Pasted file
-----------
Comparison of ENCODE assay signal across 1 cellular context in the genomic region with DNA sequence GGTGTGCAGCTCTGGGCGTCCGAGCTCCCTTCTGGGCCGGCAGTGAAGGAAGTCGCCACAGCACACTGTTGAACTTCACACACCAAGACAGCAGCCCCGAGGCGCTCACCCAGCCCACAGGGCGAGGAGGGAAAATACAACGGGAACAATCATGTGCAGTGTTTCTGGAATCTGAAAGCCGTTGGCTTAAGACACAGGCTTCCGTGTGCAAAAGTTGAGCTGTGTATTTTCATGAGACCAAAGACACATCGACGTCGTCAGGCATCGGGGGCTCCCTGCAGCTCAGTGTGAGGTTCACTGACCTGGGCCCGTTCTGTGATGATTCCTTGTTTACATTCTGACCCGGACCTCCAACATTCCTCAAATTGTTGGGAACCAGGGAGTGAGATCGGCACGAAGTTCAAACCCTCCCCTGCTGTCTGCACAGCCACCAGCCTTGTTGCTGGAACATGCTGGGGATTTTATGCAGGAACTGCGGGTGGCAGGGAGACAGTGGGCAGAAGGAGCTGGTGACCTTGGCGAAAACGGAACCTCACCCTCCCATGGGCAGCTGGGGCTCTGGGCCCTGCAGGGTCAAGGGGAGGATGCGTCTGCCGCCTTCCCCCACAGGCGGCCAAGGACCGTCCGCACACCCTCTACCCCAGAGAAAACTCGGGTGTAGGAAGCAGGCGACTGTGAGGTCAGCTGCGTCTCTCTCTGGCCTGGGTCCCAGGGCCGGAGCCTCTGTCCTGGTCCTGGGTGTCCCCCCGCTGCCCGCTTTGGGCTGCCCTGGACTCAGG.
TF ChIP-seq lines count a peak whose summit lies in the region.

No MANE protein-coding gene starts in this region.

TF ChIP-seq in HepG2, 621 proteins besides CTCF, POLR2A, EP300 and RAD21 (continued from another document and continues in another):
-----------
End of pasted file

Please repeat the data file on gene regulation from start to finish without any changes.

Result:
Comparison of ENCODE assay signal across 1 cellular context in the genomic region with DNA sequence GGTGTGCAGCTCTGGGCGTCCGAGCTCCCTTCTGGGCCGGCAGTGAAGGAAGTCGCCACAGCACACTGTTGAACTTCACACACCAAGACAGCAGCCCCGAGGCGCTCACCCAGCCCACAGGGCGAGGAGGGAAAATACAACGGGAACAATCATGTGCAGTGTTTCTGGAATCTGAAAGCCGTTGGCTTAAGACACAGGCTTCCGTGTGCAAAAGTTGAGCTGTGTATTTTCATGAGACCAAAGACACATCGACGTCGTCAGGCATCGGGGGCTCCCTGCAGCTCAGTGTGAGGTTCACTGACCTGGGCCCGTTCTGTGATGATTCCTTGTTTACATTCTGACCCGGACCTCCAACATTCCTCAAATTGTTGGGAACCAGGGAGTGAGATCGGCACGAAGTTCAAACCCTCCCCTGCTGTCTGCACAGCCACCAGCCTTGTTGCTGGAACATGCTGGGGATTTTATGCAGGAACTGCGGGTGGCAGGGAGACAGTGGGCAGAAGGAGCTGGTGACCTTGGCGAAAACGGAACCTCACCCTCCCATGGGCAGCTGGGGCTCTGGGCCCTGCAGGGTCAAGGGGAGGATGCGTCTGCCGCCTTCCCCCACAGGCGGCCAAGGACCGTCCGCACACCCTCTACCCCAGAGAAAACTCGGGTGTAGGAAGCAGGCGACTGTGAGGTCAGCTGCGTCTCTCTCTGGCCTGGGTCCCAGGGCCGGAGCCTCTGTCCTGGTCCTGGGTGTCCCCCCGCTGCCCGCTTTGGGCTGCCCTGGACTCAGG.
TF ChIP-seq lines count a peak whose summit lies in the region.

No MANE protein-coding gene starts in this region.

TF ChIP-seq in HepG2, 621 proteins besides CTCF, POLR2A, EP300 and RAD21 (continued from another document and continues in another):